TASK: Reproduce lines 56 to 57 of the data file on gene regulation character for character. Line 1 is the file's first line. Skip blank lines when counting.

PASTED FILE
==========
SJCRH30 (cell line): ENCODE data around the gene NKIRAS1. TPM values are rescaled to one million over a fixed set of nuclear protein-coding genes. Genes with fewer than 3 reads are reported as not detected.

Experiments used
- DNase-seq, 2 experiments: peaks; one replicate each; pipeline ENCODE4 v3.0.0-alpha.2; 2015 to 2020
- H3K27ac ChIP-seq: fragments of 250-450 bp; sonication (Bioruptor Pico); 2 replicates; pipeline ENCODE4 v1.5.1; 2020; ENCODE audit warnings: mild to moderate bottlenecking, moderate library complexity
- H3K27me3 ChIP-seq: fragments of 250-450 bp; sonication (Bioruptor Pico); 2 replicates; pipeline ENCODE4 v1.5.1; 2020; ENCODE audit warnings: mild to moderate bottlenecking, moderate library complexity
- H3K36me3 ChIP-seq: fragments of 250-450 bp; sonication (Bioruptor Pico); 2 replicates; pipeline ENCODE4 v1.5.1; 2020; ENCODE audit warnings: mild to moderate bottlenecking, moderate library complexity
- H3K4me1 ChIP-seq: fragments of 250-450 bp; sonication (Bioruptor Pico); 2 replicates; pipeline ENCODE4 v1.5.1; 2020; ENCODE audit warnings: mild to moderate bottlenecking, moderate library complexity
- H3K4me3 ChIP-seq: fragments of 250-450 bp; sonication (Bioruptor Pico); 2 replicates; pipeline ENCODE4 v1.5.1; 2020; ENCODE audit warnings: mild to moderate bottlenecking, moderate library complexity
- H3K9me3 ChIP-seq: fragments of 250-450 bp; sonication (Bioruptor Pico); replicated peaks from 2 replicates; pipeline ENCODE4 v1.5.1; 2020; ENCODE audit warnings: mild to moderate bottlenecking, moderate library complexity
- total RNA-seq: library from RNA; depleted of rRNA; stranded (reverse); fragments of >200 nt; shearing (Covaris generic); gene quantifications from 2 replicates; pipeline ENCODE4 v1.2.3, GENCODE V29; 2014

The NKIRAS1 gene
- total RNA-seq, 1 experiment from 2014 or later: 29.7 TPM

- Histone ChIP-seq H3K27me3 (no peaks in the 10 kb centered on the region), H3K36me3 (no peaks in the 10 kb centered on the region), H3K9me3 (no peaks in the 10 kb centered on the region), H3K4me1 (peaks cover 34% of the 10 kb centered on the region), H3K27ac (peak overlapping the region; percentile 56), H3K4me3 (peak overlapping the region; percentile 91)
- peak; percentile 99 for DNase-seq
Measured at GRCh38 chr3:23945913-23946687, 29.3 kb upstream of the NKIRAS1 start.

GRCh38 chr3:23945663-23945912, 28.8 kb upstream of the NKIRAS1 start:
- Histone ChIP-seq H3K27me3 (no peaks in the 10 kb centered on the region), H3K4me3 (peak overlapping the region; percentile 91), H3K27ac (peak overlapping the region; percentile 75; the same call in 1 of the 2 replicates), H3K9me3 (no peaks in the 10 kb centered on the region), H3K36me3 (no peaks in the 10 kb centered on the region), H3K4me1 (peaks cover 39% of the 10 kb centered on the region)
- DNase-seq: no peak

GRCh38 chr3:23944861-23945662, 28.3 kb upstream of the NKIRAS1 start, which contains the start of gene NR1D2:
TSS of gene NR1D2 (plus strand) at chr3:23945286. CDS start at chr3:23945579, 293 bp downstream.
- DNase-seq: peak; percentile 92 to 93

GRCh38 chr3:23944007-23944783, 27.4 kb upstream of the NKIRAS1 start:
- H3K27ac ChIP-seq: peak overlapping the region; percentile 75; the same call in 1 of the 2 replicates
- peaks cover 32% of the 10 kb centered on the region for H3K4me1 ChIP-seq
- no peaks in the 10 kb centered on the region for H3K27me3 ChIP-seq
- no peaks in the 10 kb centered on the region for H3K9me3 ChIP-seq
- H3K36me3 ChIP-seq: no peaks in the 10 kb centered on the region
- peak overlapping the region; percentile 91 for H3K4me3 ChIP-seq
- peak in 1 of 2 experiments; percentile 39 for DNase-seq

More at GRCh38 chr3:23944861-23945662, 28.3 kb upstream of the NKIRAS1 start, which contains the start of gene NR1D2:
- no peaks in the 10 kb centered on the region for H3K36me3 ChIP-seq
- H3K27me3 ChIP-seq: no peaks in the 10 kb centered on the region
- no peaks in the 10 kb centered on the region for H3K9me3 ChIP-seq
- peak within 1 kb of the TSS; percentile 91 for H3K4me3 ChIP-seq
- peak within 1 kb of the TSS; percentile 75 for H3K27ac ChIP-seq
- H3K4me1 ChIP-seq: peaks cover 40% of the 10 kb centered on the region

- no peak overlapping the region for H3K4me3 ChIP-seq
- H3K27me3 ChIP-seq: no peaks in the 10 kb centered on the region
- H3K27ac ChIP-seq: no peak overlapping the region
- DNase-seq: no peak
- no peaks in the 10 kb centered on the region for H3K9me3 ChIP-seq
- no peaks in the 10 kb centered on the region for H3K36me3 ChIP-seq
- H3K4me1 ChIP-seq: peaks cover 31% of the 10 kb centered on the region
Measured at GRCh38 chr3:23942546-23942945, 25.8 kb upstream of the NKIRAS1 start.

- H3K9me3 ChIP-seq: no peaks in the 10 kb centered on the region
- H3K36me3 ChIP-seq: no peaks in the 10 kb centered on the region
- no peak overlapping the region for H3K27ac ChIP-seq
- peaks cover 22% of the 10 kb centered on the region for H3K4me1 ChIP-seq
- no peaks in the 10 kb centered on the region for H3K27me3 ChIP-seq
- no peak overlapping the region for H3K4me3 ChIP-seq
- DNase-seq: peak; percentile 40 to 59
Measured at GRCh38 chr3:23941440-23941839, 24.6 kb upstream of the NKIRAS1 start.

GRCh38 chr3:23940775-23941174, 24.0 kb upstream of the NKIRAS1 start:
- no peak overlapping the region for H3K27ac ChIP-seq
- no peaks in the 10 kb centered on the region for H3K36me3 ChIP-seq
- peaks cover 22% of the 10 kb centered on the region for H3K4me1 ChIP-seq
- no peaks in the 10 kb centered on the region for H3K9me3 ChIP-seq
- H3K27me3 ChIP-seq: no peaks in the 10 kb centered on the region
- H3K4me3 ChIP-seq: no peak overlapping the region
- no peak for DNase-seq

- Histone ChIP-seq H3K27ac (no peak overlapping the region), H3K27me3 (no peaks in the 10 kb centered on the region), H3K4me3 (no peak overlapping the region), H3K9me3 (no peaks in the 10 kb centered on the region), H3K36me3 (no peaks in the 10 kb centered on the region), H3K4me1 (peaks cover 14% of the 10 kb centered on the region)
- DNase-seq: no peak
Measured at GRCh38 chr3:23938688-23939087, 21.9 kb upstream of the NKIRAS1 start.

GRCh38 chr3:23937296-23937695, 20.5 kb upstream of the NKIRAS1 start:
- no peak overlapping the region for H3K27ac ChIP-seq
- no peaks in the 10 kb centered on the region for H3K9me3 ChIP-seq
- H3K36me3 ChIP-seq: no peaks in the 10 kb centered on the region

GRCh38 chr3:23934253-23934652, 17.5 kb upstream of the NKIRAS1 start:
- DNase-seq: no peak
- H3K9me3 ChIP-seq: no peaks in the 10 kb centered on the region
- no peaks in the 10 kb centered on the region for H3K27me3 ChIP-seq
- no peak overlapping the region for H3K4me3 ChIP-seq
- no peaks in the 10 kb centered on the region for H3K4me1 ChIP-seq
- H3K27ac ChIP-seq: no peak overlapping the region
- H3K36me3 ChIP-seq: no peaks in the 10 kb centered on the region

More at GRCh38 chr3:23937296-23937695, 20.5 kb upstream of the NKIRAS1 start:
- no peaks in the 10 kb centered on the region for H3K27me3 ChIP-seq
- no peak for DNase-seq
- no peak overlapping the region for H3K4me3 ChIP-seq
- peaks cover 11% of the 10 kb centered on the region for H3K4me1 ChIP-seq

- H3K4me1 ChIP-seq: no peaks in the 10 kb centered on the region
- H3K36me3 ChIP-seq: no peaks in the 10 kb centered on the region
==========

- peaks cover 22% of the 10 kb centered on the region for H3K4me1 ChIP-seq
- no peaks in the 10 kb centered on the region for H3K9me3 ChIP-seq